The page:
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The Consequences of Coffee on Teens: Good and Bad

Updated: Mar 26, 2021

by Corinne Wilson

The majority of teenagers consume caffeine on a daily basis, through a variety of sources. And while caffeinated sodas and energy drinks garner most of the attention from health care professionals and the media when debating caffeine’s impact on the health of adolescents, coffee often flies under the radar despite teens gravitating to it in large numbers. According to the National Coffee Association, there has been a robust increase in coffee consumption among Americans 13-18 years old, with a 60 percent increase in just 3 years. Today, nearly 4 in 10 American teens drink coffee. Whether teens are looking for a java jolt to kick start their day, re-energize mid-day, an afterschool treat with friends, or to help stay alert for a late night of studying, coffee has become an essential staple to many teens.

Although it’s difficult to consider coffee a beneficial substance for teens since it has essentially no nutritional value, its quality as a stimulant can provide a quick relief from drowsiness for those who become exhausted from juggling school, extracurricular activities and work as the caffeine travels quickly to your brain, leading to rapid relief of your sleepiness. Other benefits may include enhanced athletic performance and a memory boost. According to a 2014 study published in “Nature Neuroscience,” drinking a single cup of coffee while memorizing school material can help with attention issues and keep memory sharp for up to 24 hours or even beyond. And while not at the forefront of the minds of most teens, long term consumption of coffee has also been linked to reducing the risks of heart disease, multiple sclerosis, type-2 diabetes, liver disease and Alzheimer’s.

Coffee also has a social outlet aspect, with teens meeting at coffee shops to study and hang out. In a Today parenting article, many parents viewed their teens’ coffee drinking as the “least of possible evils.” These parents rationalized that the more time their teens spent in coffee shops, the less likely they would be involved in worse mischief. Even more parents viewed coffee drinking as a way for their teen to fit in with a group of peers and develop self-esteem.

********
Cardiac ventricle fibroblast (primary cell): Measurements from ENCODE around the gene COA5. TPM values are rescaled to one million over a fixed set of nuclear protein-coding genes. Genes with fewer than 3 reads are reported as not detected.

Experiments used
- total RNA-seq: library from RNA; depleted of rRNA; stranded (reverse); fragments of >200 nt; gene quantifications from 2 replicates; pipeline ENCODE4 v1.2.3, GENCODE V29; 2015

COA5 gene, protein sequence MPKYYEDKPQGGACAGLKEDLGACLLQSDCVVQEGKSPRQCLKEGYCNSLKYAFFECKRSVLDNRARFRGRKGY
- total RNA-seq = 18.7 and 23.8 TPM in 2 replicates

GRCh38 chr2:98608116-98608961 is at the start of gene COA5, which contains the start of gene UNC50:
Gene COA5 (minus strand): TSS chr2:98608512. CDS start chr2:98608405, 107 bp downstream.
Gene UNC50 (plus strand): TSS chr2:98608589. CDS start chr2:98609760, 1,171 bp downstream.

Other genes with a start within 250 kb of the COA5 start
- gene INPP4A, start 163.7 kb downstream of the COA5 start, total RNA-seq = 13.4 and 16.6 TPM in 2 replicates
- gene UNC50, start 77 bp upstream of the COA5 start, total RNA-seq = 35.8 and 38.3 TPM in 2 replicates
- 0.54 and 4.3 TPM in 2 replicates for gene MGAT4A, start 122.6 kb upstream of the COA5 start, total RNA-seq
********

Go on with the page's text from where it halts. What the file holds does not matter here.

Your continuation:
However, despite being socially acceptable in most circles and readily accessible, before making the decision to start drinking coffee, teens must remember that caffeine is a drug affecting the central nervous system. There are associated risks to both the mind and body, and teens should understand the side effects of caffeine. According to recommendations from the American Academy of Pediatrics, teenagers should consume no more than 100 milligrams of caffeine a day. Depending on your body and tolerance of the stimulant, low or moderate consumption of caffeine might not lead to any side effects. Yet caffeine affects everyone differently and teens need to be cognizant of the possible symptoms of too much caffeine.

Symptoms of excessive caffeine consumption range from a jittery feeling, irritability, nervousness, anxiety, gastrointestinal disturbances, a rapid heartbeat, depression and even death. If you drink coffee in the morning, its energy boost can wear off by noon, which means you might feel sleepy by midday and require another cup to stay alert. Moreover, use in the afternoon and evening can lead to difficulty falling asleep and insomnia. It’s also possible to develop a dependency on caffeine and a tolerance requiring higher doses to get the same benefit of alertness. Abrupt cessation can lead to withdrawal symptoms including headaches, irritability and drowsiness. Excessive intake of caffeine is also linked to nicotine use in teens. And for those that don’t find the strong taste of coffee appealing, adding milk, sugar and flavorings can, over time, result in weight gain.

Given that a plain, tall 12 ounce Starbucks coffee contains 193 mg of caffeine, nearly twice the recommended caffeine intake for adolescents, it behooves everyone to educate themselves on how coffee affects their body and brain. Education on the risks related to caffeine and the safe amounts they can consume is the key to maximizing the benefits while minimizing the risks. Teaching decaffeinated choices, as well as reducing the overall amount we drink, can help prevent the risks involved with excessive intakes.


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